Thanks to ‘Stranger Things,’ ‘Orange Is the New Black’ and ‘The Crown,’ Netflix dominates TV winners at the SAG Awards

The "Orange Is the New Black" cast gathers onstage after winning ensemble in a comedy series at the SAG Awards.

The “Orange Is the New Black” cast gathers onstage after winning ensemble in a comedy series at the SAG Awards.

(Robert Gauthier / Los Angeles Times)

The past was very much present Sunday night at the 23rd Screen Actors Guild Awards as two new Netflix period pieces and one veteran show took home the top honors in the television categories and carried the streaming service to the top of the small screen heap with four awards.

“The Crown,” the grand tale of Queen Elizabeth II, copped two trophies — performance by a female actor in a drama series for Claire Foy in the title role and performance by a male actor in a drama series for John Lithgow’s portrayal of Winston Churchill.


FULL COVERAGE: 2017 SAG Awards »

The ’80-set “Stranger Things” took home the award for performance by an ensemble in a drama series. When the cast took the stage at the Shrine Auditorium in Los Angeles, star David Harbour gave one of the most impassioned speeches in a night that featured many winners and presenters alluding to the protests going on around the nation. Harbour opined on what an actor’s role can be in the world at large.

“I would just like to say that in light of all that’s going on in the world today, it’s difficult to celebrate the already celebrated ‘Stranger Things,’ but this award from you, who take your craft seriously and earnestly believe, like me, that great acting can change the world, is a call to arms from our fellow craftsmen and women to go deeper, and through our art to battle against fear, self-centeredness and exclusivity of our predominantly narcissistic culture,” he said, his thick-with-a-cold voice rising over cheers from the crowd. “And through our craft to cultivate a more empathetic and understanding society by revealing intimate truths that serve as a forceful reminder to folks that when they feel broken and afraid and tired, they are not alone.”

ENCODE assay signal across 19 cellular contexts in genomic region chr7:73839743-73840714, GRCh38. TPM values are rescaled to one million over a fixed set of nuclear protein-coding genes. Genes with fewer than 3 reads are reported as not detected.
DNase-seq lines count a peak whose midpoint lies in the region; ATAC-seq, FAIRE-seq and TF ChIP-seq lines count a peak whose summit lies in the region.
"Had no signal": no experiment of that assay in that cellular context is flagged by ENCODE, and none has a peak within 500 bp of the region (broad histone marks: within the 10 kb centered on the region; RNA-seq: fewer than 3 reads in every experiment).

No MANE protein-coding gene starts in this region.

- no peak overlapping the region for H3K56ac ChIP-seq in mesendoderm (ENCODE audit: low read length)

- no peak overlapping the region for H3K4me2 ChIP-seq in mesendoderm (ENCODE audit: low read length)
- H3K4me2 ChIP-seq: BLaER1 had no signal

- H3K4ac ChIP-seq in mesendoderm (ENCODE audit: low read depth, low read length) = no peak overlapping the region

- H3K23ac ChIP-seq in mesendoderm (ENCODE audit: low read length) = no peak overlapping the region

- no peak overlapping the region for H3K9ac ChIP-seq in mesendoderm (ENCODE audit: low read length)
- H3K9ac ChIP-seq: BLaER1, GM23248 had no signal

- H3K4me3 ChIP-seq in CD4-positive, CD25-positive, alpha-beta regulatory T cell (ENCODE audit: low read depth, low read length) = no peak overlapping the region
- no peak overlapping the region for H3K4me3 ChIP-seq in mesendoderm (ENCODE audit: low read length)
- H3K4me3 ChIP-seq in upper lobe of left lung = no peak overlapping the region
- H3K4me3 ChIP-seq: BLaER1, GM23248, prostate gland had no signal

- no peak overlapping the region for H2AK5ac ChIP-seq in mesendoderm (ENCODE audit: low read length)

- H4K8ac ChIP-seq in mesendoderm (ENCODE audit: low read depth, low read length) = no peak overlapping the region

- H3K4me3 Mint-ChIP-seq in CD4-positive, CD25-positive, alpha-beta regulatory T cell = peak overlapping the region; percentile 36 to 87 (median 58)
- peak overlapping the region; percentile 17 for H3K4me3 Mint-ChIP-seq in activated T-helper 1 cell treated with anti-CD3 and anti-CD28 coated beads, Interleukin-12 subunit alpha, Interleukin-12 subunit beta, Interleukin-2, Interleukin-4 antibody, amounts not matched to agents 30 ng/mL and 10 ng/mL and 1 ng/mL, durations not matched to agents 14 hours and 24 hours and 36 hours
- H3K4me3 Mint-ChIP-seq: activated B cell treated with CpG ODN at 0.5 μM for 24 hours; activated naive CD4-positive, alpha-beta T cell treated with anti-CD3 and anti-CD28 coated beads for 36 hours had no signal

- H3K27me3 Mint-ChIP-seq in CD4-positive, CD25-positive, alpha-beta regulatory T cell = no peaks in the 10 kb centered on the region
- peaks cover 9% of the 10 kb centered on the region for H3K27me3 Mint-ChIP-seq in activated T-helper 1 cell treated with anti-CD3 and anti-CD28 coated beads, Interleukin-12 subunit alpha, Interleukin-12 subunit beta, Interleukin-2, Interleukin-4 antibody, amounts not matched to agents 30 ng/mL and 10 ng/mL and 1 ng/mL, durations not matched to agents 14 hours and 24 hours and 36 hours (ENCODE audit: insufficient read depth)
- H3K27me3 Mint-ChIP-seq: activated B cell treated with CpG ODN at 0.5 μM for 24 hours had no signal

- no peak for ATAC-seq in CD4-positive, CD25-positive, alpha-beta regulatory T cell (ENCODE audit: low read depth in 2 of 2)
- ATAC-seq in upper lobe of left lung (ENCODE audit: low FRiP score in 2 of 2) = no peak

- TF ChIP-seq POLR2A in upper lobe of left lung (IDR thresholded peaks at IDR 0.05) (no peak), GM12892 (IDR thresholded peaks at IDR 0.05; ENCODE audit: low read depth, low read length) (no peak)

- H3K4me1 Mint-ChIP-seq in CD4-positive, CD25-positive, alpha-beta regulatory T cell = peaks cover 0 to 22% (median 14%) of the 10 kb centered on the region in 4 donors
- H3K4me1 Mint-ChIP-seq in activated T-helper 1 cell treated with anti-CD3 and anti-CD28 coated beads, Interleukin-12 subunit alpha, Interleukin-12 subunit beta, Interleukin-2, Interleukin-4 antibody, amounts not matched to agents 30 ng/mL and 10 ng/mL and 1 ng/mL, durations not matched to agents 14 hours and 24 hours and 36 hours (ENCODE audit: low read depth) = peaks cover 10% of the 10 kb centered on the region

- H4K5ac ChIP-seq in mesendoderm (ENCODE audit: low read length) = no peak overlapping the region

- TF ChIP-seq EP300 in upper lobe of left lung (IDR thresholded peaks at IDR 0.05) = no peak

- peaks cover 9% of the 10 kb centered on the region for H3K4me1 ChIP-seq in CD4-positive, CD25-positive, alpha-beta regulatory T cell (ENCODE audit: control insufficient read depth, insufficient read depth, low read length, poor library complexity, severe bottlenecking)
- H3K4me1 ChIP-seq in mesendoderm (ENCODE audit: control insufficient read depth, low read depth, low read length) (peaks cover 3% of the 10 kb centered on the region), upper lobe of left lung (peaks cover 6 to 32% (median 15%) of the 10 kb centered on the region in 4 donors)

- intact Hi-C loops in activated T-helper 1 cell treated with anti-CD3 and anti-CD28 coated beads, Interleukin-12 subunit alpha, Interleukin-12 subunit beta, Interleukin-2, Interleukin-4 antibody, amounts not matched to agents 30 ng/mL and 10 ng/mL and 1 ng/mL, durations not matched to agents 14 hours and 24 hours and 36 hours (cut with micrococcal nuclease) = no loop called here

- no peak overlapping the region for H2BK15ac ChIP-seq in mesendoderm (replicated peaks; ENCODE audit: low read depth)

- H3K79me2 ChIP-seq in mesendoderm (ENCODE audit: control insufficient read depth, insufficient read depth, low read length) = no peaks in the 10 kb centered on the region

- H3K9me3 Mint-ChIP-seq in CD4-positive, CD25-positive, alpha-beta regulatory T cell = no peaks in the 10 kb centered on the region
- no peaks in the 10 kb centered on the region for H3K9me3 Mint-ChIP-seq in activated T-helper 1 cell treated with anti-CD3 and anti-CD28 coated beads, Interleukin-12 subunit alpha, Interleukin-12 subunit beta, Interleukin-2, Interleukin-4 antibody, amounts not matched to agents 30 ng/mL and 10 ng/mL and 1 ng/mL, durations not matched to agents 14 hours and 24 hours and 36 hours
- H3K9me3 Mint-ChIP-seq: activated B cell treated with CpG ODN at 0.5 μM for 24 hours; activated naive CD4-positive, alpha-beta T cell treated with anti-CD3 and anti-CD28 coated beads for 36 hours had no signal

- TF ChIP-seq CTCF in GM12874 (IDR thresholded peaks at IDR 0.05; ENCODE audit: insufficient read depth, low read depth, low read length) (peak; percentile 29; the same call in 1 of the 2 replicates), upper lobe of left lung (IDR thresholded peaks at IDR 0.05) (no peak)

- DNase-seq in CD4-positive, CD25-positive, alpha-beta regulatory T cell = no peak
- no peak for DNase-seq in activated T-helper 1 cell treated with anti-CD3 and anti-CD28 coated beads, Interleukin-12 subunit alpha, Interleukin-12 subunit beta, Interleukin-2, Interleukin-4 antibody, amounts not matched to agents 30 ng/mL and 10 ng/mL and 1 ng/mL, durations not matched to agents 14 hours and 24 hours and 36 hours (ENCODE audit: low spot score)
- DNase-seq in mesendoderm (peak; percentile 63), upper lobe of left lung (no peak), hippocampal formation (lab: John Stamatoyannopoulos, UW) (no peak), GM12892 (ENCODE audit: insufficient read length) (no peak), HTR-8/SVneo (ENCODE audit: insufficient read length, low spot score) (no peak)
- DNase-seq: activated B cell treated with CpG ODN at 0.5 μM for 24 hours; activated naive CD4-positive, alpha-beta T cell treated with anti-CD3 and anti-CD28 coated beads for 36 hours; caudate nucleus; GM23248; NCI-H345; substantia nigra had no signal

The cast of Netflix’s “Orange Is the New Black,” slated to start its fifth season this summer, took to the stage to accept the honor for performance by an ensemble in a comedy series, the show’s third consecutive win in that category.

Creator Jenji Kohan spoke of what became a familiar theme running through the night: “We know that it’s going to be up to us — and all of you, probably too — to keep telling stories that show what unites us is stronger than the forces that seek to divide us.”

HBO was the night’s next big winner, nabbing three SAG awards. Bryan Cranston scored performance by a male actor in a television movie or miniseries for his portrayal of President Lyndon B. Johnson in “All the Way” — another nod to the past — for which he also won the Tony. “Game of Thrones” took home the prize for action performance by a stunt ensemble in a comedy or drama series. And Julia Louis-Dreyfus won her second trophy for performance by a female actor in a comedy series for her work as Selina Meyer on “Veep.”


After making a quip about Russian hacking of the voting, Louis-Dreyfus turned serious. “I want you all to know that I am the daughter of an immigrant,” she said. “My father fled religious persecution in Nazi-occupied France, and I’m an American patriot and I love this country — and because I love this country I am horrified by its blemishes, and this immigrant ban is a blemish and it is un-American.”

Showtime and FX each claimed one prize, respectively, for performance by a male actor in a comedy series for Willam H. Macy’s shambling Frank Gallagher in “Shameless” and performance by a female actor in a television movie or miniseries for Sarah Paulson’s portrayal of Marcia Clark in yet another look back “The People v. O.J. Simpson: American Crime Story.” Paulson used some of her time to make a plea for donations to the American Civil Liberties Union.


2017 Screen Actors Guild Awards: Complete list of winners

Political issues, travel ban a running theme at SAG Awards


SAG voices: Five calls for empathy in politically fraught times